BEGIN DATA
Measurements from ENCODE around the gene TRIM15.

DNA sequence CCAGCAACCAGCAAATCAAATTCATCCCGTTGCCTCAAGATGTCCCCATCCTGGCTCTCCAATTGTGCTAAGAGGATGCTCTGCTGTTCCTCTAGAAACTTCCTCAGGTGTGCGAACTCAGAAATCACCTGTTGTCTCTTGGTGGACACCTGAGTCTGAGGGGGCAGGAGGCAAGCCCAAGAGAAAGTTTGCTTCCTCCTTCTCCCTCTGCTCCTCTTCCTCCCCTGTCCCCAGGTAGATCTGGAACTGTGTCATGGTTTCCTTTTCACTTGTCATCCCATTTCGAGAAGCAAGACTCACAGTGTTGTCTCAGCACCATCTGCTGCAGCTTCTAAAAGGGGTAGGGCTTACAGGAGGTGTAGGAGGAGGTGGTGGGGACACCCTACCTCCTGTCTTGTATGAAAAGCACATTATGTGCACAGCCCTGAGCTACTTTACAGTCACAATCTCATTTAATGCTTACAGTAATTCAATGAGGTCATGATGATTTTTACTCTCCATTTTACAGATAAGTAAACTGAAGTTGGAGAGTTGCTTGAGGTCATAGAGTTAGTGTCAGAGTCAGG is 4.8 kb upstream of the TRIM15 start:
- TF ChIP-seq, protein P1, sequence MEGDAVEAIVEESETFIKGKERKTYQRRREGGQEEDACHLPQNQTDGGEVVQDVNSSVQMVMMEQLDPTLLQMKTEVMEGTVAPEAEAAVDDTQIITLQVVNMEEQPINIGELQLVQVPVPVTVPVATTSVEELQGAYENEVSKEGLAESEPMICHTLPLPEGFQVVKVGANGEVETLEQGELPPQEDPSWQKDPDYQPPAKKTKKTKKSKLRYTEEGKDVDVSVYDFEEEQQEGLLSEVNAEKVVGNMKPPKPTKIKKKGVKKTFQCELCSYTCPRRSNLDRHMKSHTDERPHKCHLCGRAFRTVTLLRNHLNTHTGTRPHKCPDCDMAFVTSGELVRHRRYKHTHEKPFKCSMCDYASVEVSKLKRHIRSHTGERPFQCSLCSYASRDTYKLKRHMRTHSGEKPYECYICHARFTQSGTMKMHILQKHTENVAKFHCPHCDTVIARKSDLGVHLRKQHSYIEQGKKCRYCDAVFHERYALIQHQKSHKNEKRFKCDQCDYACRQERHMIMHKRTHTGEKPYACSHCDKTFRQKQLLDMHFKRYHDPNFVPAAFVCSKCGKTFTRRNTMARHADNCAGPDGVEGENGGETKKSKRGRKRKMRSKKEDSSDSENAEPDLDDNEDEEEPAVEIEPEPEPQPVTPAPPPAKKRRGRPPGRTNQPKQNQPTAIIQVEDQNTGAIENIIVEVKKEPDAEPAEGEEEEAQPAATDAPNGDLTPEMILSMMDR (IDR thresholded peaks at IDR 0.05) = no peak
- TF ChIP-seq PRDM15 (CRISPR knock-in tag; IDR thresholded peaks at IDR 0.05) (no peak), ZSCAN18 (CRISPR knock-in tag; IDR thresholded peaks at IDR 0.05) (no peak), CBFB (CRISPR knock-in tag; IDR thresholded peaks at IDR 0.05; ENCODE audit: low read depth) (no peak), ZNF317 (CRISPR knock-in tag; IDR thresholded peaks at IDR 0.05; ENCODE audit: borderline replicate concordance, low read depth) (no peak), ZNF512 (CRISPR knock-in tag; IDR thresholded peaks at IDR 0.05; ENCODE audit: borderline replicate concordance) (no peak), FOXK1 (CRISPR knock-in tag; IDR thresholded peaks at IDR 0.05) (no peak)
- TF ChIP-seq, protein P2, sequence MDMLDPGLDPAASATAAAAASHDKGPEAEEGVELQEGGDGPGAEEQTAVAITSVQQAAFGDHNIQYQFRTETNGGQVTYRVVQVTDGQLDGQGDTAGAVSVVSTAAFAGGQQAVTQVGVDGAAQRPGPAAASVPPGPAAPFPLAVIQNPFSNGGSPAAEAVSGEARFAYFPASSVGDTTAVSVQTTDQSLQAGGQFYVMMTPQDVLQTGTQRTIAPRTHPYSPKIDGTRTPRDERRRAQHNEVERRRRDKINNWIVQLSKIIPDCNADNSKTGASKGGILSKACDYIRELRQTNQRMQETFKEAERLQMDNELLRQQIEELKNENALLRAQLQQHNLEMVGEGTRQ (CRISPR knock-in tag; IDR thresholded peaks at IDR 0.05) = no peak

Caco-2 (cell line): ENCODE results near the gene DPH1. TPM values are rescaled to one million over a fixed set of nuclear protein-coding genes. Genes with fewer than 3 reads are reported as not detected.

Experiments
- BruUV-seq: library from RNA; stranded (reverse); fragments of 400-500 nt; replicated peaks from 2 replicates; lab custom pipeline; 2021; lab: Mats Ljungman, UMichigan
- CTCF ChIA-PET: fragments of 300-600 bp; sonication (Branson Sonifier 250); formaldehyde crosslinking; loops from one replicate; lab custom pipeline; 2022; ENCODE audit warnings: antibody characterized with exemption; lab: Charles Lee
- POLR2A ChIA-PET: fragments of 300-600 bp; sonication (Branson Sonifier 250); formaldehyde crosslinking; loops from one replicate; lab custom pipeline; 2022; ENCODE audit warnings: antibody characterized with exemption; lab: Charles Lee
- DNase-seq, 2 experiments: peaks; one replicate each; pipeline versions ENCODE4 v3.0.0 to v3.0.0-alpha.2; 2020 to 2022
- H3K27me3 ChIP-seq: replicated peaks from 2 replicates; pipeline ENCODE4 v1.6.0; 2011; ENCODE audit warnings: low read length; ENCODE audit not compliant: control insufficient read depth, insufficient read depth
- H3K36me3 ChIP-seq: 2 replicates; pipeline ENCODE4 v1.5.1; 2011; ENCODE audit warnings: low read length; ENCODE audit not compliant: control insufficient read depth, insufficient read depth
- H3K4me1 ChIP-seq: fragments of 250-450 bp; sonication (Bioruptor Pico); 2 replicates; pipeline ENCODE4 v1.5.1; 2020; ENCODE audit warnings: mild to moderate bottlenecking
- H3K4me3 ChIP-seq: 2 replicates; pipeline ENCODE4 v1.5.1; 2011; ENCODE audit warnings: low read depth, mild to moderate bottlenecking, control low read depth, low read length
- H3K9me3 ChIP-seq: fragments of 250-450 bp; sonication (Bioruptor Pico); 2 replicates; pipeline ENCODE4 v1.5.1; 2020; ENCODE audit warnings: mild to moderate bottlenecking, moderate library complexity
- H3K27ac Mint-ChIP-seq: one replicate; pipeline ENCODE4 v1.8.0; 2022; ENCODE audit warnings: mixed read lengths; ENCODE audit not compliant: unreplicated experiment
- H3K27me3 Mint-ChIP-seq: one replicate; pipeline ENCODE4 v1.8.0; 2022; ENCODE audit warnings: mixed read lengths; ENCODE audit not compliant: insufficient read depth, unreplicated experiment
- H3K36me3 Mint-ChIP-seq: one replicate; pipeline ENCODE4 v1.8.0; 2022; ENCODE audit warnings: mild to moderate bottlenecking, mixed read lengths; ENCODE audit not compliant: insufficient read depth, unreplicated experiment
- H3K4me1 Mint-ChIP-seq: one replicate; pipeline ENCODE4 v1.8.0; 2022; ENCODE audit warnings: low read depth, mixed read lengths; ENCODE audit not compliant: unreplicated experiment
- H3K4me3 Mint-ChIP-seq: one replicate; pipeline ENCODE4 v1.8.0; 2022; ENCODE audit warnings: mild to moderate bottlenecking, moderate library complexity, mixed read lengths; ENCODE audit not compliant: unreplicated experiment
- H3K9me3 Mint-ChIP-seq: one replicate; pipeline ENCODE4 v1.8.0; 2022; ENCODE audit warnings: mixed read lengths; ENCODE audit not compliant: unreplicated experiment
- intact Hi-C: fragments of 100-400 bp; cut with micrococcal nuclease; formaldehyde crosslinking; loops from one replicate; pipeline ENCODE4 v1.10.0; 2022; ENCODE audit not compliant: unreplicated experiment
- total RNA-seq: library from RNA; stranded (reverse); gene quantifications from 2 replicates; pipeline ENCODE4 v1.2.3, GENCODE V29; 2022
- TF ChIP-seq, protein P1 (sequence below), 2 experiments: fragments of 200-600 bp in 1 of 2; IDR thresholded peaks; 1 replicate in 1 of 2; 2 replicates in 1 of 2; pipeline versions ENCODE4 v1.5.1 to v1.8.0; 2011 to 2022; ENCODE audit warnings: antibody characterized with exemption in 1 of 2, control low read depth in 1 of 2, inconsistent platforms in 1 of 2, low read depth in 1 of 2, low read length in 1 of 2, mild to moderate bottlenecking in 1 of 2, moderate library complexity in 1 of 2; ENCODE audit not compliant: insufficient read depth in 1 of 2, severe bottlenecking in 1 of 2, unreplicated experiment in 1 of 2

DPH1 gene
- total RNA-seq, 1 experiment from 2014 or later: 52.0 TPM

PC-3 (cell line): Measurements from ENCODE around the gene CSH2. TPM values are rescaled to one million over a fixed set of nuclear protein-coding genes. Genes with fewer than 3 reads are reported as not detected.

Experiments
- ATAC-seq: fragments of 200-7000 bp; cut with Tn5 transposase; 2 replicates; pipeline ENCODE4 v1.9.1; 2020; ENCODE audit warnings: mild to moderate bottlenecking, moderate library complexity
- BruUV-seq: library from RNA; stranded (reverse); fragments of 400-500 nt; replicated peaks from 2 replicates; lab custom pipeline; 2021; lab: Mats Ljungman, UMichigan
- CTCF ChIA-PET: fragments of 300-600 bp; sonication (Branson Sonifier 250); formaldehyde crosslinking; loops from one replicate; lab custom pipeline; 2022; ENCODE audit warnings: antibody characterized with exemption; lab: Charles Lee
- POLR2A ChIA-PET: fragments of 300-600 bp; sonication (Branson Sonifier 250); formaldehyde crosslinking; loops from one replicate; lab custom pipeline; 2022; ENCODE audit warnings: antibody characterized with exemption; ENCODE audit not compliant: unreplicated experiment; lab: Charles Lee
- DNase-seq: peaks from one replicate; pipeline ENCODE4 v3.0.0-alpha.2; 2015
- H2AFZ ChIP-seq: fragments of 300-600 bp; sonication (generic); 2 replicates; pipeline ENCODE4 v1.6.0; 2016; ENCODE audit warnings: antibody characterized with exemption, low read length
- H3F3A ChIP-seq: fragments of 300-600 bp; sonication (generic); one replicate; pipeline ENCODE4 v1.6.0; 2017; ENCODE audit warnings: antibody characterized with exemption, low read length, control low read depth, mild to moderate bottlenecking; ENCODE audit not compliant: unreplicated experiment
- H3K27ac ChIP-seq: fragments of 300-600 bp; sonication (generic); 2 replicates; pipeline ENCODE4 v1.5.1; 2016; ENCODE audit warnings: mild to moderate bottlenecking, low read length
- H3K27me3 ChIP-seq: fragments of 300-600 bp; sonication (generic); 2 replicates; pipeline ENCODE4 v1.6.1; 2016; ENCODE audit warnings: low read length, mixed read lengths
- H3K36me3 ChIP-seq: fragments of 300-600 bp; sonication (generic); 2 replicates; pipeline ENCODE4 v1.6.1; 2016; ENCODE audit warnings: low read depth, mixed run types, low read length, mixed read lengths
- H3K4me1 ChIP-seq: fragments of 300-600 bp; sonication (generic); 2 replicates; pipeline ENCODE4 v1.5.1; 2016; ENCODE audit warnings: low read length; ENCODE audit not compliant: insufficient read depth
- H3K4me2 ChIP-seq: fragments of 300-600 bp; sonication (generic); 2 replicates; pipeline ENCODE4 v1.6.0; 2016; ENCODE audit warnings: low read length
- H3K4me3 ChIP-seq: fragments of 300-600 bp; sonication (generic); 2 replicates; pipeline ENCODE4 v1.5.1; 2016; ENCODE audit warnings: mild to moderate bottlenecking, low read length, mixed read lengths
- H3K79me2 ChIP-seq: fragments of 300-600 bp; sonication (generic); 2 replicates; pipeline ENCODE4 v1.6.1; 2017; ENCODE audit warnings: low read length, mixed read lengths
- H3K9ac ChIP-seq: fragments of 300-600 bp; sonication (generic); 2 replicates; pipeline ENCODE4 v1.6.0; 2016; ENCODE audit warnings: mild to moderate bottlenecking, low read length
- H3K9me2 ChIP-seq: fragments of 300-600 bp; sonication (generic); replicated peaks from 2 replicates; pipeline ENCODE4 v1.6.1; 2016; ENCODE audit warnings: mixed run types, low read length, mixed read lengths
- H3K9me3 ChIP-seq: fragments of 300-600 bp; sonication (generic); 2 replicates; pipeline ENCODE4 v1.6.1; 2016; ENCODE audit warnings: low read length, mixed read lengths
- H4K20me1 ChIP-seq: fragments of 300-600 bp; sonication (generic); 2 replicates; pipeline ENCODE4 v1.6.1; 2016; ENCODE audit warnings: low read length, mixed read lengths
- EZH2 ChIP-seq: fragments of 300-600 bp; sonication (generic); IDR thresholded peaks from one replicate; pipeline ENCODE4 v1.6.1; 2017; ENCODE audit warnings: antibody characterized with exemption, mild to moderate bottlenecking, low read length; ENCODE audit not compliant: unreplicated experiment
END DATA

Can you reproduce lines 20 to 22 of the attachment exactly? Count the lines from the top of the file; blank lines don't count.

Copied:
- H3K4me1 Mint-ChIP-seq: one replicate; pipeline ENCODE4 v1.8.0; 2022; ENCODE audit warnings: low read depth, mixed read lengths; ENCODE audit not compliant: unreplicated experiment
- H3K4me3 Mint-ChIP-seq: one replicate; pipeline ENCODE4 v1.8.0; 2022; ENCODE audit warnings: mild to moderate bottlenecking, moderate library complexity, mixed read lengths; ENCODE audit not compliant: unreplicated experiment
- H3K9me3 Mint-ChIP-seq: one replicate; pipeline ENCODE4 v1.8.0; 2022; ENCODE audit warnings: mixed read lengths; ENCODE audit not compliant: unreplicated experiment